Opera BrowserOpera Software is rolling out an update to its desktop browser with a free integrated VPN service.

The built-in VPN functionality can be accessed by a single click through a toggle in the address bar, making it one of the first mainstream browser makers to offer this.

After users turn on the settings menu, they’ll be allowed to switch between virtual locations. The browser will show other information like if the IP is exposed and check how much data has gone through its VPN servers.

Users do not even need to sign up for an account to toggle the feature. The developer release that’s available offers three options such as US, Canada, and Germany. The company says it will eventually include more countries in the browser’s stable version.

Free Built-In VPN Functionality

The VPN offers a pretty good 256-bit encryption level similar to those features found in paid services. Users will be able to hide their IP addresses and access blocked sites. Currently, the function is only available in its developer version of the desktop browser, and not in the other versions like mobile.

The VPN built-in functionality is largely because of the company’s SurfEasy acquisition in Mar. 2015, which until now had given its VPN client as a freemium extension, providing a free tier of service, and charging if user depletes more data.

VPN does make sense in the Norwegian company’s long term strategy for the emerging markets, where the fastest growing base resides. Though a major browser maker, the company’s market share has been in decline over the years. In comparison to Google Chrome, which holds the top position with 60 percent market share worldwide as of Feb 2016, Opera only has 2 percent global market share that puts it at the bottom of the major players, behind Apple Safari, Microsoft Internet Explorer and Mozilla Firefox, in ascending order. That’s partly because the third party browser is not a default operating system browser, like Internet Explorer or Safari, neither is it associated with popular services like Google’s.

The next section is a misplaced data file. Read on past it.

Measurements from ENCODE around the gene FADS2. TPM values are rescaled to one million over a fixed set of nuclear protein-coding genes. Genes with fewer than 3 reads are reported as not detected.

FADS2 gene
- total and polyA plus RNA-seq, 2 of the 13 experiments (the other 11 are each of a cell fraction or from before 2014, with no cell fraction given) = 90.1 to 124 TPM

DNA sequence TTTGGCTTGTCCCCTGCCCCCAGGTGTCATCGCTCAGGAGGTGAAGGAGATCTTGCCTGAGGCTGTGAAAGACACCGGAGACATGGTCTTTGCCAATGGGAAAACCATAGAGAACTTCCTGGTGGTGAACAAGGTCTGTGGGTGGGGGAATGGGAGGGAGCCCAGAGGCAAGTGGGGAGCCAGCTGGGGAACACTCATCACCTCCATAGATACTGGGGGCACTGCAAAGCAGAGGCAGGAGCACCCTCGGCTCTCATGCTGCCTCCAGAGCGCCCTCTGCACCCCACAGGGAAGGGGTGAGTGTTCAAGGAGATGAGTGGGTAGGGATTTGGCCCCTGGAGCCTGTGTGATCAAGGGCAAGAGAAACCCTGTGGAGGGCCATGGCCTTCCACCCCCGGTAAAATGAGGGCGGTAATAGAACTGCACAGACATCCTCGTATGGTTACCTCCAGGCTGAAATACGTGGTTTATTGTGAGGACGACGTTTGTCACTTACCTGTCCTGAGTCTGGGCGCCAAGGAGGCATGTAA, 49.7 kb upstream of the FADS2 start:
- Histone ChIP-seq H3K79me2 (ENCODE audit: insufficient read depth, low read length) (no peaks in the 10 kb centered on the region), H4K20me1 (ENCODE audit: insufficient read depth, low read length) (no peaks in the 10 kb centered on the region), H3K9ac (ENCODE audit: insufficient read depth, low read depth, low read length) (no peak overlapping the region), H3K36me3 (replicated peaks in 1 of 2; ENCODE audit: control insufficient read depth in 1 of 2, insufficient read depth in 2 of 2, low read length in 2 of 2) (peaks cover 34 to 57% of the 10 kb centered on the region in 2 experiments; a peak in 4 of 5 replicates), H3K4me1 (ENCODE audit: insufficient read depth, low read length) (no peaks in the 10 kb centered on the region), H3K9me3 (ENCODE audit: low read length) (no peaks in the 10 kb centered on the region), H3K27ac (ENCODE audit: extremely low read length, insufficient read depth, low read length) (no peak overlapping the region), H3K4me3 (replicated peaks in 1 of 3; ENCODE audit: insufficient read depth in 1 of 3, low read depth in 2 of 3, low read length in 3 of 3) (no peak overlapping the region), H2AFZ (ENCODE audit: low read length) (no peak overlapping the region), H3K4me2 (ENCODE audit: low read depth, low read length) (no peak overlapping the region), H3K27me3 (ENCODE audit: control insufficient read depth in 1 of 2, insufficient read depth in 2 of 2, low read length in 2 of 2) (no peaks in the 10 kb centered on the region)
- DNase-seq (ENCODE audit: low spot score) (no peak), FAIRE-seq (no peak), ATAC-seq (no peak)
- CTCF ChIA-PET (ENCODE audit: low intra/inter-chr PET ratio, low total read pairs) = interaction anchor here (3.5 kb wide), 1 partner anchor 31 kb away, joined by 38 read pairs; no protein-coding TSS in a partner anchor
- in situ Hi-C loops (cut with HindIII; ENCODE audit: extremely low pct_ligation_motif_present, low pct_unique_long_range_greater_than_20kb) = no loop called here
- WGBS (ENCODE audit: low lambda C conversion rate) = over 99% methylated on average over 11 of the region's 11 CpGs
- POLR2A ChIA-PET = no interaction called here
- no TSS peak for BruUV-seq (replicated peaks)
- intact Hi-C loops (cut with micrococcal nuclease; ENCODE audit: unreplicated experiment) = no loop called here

For instance, the company’s smartphone browser, Opera Mini is specifically marketed for its page-compression ability. First, it goes through its servers to be compressed to up to 90 percent as claimed before going to the user’s phone. This particular feature is appealing to the emerging markets, where lower end phones can struggle with heavy site.

According to Krystian Kolondra, Opera’s senior vice president, the company has an estimated 350 million users, of which India is its biggest market with nearly 50 million users, followed by 30 million in Indonesia and 27 million in Russia. It also counts a few million monthly active users in China, though state censorship and nationwide firewalls pose a challenge to users in several rapidly growing markets in Asia.